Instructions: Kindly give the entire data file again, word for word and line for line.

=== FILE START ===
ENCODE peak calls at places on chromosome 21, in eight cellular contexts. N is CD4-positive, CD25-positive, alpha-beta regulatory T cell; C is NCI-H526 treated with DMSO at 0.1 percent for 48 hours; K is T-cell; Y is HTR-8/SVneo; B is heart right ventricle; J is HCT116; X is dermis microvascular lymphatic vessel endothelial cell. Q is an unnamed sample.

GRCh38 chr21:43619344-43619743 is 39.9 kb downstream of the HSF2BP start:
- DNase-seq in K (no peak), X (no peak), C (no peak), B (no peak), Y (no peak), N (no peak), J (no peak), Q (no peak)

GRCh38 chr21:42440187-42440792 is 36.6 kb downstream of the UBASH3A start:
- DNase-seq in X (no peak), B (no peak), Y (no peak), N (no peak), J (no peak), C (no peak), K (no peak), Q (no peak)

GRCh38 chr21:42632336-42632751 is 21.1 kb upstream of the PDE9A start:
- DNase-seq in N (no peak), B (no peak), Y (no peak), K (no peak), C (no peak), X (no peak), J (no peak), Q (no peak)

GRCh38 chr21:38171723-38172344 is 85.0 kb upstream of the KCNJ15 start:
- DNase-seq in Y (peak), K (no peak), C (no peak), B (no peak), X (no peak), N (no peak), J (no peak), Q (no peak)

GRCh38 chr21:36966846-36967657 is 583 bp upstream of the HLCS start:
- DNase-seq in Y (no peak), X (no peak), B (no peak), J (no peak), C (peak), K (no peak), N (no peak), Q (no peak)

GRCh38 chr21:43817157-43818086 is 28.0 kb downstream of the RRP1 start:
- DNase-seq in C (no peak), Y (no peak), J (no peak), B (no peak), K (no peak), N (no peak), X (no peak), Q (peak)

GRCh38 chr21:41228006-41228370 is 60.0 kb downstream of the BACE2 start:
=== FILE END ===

ENCODE peak calls at places on chromosome 21, in eight cellular contexts. N is CD4-positive, CD25-positive, alpha-beta regulatory T cell; C is NCI-H526 treated with DMSO at 0.1 percent for 48 hours; K is T-cell; Y is HTR-8/SVneo; B is heart right ventricle; J is HCT116; X is dermis microvascular lymphatic vessel endothelial cell. Q is an unnamed sample.

GRCh38 chr21:43619344-43619743 is 39.9 kb downstream of the HSF2BP start:
- DNase-seq in K (no peak), X (no peak), C (no peak), B (no peak), Y (no peak), N (no peak), J (no peak), Q (no peak)

GRCh38 chr21:42440187-42440792 is 36.6 kb downstream of the UBASH3A start:
- DNase-seq in X (no peak), B (no peak), Y (no peak), N (no peak), J (no peak), C (no peak), K (no peak), Q (no peak)

GRCh38 chr21:42632336-42632751 is 21.1 kb upstream of the PDE9A start:
- DNase-seq in N (no peak), B (no peak), Y (no peak), K (no peak), C (no peak), X (no peak), J (no peak), Q (no peak)

GRCh38 chr21:38171723-38172344 is 85.0 kb upstream of the KCNJ15 start:
- DNase-seq in Y (peak), K (no peak), C (no peak), B (no peak), X (no peak), N (no peak), J (no peak), Q (no peak)

GRCh38 chr21:36966846-36967657 is 583 bp upstream of the HLCS start:
- DNase-seq in Y (no peak), X (no peak), B (no peak), J (no peak), C (peak), K (no peak), N (no peak), Q (no peak)

GRCh38 chr21:43817157-43818086 is 28.0 kb downstream of the RRP1 start:
- DNase-seq in C (no peak), Y (no peak), J (no peak), B (no peak), K (no peak), N (no peak), X (no peak), Q (peak)

GRCh38 chr21:41228006-41228370 is 60.0 kb downstream of the BACE2 start: